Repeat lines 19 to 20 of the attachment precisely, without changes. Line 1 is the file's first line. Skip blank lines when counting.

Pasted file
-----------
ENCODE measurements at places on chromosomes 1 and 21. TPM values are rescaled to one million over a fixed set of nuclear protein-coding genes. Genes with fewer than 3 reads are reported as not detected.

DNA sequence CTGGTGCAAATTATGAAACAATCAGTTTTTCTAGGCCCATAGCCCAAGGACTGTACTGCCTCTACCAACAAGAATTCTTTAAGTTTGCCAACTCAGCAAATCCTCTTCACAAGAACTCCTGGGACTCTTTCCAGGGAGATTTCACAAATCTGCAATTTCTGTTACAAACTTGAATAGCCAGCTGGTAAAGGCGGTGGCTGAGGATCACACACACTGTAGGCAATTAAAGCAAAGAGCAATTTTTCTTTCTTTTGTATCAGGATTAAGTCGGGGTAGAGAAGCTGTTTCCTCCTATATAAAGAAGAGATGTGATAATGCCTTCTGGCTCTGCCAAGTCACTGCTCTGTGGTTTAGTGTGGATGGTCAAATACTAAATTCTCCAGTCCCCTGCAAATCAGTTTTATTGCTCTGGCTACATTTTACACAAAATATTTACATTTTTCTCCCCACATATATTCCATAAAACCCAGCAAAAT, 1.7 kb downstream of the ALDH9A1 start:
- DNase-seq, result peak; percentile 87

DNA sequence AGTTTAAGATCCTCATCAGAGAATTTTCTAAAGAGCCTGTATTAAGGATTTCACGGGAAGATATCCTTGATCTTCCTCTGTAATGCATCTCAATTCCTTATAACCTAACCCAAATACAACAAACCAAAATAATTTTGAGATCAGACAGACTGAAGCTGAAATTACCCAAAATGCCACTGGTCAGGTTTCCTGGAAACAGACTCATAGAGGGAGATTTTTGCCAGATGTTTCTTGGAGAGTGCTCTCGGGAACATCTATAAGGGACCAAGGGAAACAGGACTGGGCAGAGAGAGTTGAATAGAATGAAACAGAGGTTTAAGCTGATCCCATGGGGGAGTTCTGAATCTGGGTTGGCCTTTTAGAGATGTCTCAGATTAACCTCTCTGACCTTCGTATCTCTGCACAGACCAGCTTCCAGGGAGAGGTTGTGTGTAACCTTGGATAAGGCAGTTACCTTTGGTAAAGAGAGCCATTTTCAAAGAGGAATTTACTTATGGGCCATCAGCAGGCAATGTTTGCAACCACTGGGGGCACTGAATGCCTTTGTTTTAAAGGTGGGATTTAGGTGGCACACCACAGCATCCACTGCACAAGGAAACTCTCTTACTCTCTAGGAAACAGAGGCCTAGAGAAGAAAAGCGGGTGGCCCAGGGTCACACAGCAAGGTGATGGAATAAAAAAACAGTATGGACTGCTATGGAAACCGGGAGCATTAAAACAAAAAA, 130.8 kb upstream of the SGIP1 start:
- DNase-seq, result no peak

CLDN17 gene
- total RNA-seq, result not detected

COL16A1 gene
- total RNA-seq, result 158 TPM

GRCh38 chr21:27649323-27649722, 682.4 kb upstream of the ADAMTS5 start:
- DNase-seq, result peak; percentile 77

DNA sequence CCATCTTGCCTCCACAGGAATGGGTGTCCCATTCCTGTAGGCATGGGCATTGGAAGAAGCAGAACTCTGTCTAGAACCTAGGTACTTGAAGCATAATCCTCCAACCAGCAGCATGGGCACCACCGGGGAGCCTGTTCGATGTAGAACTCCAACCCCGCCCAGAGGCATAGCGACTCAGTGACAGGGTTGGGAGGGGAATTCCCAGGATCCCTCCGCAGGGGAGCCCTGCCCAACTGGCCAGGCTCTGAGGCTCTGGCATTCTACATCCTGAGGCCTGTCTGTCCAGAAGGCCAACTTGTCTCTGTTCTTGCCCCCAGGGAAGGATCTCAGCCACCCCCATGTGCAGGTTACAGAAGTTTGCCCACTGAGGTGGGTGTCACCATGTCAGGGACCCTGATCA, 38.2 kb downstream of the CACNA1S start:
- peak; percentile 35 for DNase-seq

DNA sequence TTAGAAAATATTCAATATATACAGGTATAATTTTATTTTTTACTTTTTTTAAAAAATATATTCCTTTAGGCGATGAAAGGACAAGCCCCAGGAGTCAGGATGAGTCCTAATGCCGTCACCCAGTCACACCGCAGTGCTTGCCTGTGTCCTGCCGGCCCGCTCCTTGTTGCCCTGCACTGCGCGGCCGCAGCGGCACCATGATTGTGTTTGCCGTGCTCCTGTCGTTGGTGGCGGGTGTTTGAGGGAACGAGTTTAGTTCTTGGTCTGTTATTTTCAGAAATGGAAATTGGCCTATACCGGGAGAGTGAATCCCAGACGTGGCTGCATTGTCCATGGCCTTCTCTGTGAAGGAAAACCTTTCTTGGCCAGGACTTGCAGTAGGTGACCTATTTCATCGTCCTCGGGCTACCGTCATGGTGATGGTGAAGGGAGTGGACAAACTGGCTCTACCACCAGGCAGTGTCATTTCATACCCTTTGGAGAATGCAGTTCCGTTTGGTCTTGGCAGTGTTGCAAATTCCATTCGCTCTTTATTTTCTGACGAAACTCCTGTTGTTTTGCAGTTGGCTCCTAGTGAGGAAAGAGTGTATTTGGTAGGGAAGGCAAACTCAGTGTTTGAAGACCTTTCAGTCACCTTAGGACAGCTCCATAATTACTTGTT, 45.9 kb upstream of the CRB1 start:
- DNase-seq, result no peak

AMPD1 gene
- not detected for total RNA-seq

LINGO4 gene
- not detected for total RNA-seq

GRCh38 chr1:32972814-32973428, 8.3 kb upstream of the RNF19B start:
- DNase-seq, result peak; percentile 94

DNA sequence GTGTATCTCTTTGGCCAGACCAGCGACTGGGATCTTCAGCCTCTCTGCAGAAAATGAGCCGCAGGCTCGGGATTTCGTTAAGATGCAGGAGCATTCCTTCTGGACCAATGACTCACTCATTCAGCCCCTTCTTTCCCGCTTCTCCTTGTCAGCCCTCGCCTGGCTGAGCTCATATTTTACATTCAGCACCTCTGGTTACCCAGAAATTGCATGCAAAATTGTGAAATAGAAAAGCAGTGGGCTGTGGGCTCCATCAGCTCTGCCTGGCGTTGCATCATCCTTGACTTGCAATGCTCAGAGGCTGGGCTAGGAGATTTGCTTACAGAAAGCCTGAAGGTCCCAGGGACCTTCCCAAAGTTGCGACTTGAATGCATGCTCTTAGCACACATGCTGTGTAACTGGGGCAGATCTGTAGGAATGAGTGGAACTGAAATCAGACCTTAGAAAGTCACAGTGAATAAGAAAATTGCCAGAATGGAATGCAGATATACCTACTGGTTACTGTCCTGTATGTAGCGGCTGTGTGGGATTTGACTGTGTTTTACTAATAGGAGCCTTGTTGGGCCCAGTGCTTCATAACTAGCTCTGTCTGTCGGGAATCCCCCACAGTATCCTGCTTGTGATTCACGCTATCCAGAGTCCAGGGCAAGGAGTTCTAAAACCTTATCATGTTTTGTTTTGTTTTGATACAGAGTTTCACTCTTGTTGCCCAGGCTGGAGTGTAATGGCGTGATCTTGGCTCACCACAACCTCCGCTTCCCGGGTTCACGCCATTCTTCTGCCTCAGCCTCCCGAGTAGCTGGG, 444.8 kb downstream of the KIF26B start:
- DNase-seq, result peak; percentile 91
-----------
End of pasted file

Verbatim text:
- not detected for total RNA-seq

GRCh38 chr1:32972814-32973428, 8.3 kb upstream of the RNF19B start: